Can Science Fiction Predict the Future?

Astronomy on Tap event tonight explores that theory

Published : Monday, February 12, 2018 | 6:31 AM

Caltech Planetary Sciences graduate student Harriet Brettle

Caltech Planetary Sciences graduate student Harriet Brettle

Captain James T. Kirk of the Starship U.S.S. Enterprise crouches behind a boulder as a drooling alien fires killer laser beams at him. Kirk turns to the camera to callto his ship to beam him up. He pulls out a communicator… or is it a flip cell phone?

Science fiction writers have predicted future outcomes very well over the years, much the way Stark Trek writers in the 1960’s portrayed “communicators” that looked and functioned like flip cell phones and clipboards that looked and worked like I-pads.

Caltech Planetary Sciences graduate student Harriet Brettle explore science fiction’s uncanny prescience at “Astronomy on Tap,” an event tonight at Der Wolfskopf Pub in Old Pasadena.

The event will also feature Caltech astronomy professor Dr. Jim Fuller and astrophysicist Dr. Elizabeth Tasker from the Japan Aerospace Exploration Agency.

Brettle will discuss “Can Science Fiction Predict the Future?,” Dr. Fuller will discuss “The Stellar Ultrasound: Journey to the Center of a Star,” and Dr. Elizabeth Tasker will speak about “Earth 2.0: Will We Find Another Potential Home?” during the monthly forum organized by Caltech postdoctoral fellow Cameron Hummels.

Pasadena Now spoke to Brettle about her upcoming talk and her passion for astronomy and space studies as well as her keen interest in the interactions between different fields relevant to space exploration.

Your topic at Astronomy on Tap is “Can science fiction predict the future?” And so far it has – maybe not 100 percent, but Star Trek has certainly done a good job at predicting cellphones, computers and laptops. Are these kinds of concepts you’ll be talking about?

This is one of the things I’m going to explore through the talk, and [give] examples of science fiction stories which have come true to a remarkable extent. There are some really fantastic stories that have been written in the 19th, 20th, and 21st centuries that detail what the future might look like and a lot of them have come true in a really remarkable way, which is exciting to me.

Now what about today forward? What kind of science fiction is being written today that might give us some insight as to what might happen in the next, say, 20 years?

I don’t know if you’ve read Martian by Andy Weir? I’m going to talk about that briefly in the talk. But that is a fantastic novel, which talks about the first human mission to Mars, how it ultimately goes wrong. One of the things that’s impressive about that is the lengths that Andy Weir goes to to make this incredible science fiction story. And if you look at sci-fi predictions in the past, you can have wacky ones where it feels like just grabbed out of thin air and they get some fantastic prediction that is nothing more than a coincidence. I think the sci-fi predictions are much more impressive [when] the writer takes the time to try and make them as credible as possible.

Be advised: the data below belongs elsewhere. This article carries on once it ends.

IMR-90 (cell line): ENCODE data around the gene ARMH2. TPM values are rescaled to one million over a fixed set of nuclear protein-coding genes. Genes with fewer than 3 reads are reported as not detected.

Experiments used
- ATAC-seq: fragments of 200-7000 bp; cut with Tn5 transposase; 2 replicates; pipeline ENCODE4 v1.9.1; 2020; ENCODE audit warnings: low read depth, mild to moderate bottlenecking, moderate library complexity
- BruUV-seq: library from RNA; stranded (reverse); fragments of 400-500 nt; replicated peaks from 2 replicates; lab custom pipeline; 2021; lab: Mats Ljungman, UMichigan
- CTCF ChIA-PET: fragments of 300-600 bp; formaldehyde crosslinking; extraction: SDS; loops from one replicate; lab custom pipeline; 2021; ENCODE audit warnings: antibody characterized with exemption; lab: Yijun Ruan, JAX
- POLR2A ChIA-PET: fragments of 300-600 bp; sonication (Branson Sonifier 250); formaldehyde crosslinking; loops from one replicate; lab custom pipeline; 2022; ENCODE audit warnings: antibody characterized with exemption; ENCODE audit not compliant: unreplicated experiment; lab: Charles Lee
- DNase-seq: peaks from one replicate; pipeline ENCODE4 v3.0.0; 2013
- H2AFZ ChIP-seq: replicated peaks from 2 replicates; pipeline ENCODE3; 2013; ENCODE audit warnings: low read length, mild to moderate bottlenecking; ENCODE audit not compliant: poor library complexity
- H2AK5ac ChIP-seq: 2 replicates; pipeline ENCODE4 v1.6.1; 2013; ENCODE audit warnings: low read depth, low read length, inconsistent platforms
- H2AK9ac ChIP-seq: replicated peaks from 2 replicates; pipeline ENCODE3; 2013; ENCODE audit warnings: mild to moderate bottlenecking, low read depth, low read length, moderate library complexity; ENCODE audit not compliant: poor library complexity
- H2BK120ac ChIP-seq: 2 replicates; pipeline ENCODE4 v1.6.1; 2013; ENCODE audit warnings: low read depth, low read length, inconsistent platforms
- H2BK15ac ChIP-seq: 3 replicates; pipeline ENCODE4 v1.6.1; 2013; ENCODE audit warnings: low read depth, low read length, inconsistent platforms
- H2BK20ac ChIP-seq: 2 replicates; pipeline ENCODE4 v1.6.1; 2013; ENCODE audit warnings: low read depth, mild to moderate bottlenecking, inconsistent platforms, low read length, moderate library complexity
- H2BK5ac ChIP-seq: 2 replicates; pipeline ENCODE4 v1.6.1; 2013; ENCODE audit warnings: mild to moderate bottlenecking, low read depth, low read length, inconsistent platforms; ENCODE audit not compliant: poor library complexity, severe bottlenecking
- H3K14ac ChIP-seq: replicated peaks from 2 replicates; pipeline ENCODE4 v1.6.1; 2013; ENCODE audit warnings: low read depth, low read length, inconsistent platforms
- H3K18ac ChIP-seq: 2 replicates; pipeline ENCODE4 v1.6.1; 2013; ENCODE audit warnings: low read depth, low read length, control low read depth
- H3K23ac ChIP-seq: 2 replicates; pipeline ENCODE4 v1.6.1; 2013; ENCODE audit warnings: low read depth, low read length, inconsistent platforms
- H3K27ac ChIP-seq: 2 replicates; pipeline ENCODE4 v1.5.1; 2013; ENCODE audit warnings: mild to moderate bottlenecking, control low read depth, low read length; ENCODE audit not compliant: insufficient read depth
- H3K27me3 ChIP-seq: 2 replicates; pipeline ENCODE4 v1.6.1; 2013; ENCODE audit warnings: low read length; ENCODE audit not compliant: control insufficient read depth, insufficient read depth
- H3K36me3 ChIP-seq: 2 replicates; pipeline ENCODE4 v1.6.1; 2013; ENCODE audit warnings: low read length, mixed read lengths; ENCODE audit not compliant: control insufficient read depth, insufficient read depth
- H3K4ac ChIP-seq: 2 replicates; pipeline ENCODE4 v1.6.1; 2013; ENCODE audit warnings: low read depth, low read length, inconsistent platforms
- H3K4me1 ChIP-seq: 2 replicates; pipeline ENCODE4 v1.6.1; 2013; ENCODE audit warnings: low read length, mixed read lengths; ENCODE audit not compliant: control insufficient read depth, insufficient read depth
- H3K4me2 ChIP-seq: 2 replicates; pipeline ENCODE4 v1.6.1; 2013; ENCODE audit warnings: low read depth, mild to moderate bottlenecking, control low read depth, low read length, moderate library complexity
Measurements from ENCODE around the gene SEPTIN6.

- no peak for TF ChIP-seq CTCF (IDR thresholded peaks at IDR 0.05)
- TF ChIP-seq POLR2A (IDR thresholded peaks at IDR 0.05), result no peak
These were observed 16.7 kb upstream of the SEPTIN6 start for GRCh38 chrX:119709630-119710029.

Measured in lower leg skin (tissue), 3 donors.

What about propulsion and perhaps overcoming gravity or getting around Einstein’s theory of relativity and going faster than the speed of light?

That’s a really interesting one. It’s been explored and tackled in sci-fi in a number of different ways that we haven’t really been able to make work just yet. One that has been explored in detail is the use of some sort of wormhole network – to try and pinch space time so that instead of taking the long way, you find some sort of shortcut. Something that’s really interesting that the movie “Interstellar” explores. And actually Kip Thorne (advisor to the film) is now a Nobel Prize-winning physicist. Obviously, we’re still talking about the theory of it, but that’s quite exciting.

Let’s talk about a couple of fun topics. What other science fiction concepts are fun, like X-ray vision for example? I heard there are some apps using X-ray vision technology coming out of Caltech? What about flying cars?

A classic is Philip K. Dick’s “Bladerunner: Do Androids Dream of Electric Sheep?” where you see hover cars driving around, flying around in the movies. This is really interesting because these kinds of stories came out years ago when we had cars, so the next natural progression would be to make flying cars. In a sense, we already do have flying cars. If you think about what the helicopter is, it really is nothing more than a flying car. It just doesn’t quite look like cars that you see driving around on the road. So I think that’s a really interesting example of something where in a sense we have seen that come true, but maybe not in the same way that people first envisioned it happening. But then looking forward, who knows? A really interesting talk here about Elon Musk and his his vision of transport in the future. He is working on one of his many science fiction founding projects to develop a kind of tunnel systems under cities including LA to transport cars around and try to deal with our terrible traffic issue.

Summing up….?

These kinds of things have been sci-fi stories up until now, but we may be seeing them become a reality, which I think is really exciting.

Astronomy on Tap starts tonight at 7:30 p.m. at Der Wolfskopf Pub, 72 N Fair Oaks Ave. in Old Pasadena. For more, visit www.astronomyontap.org.

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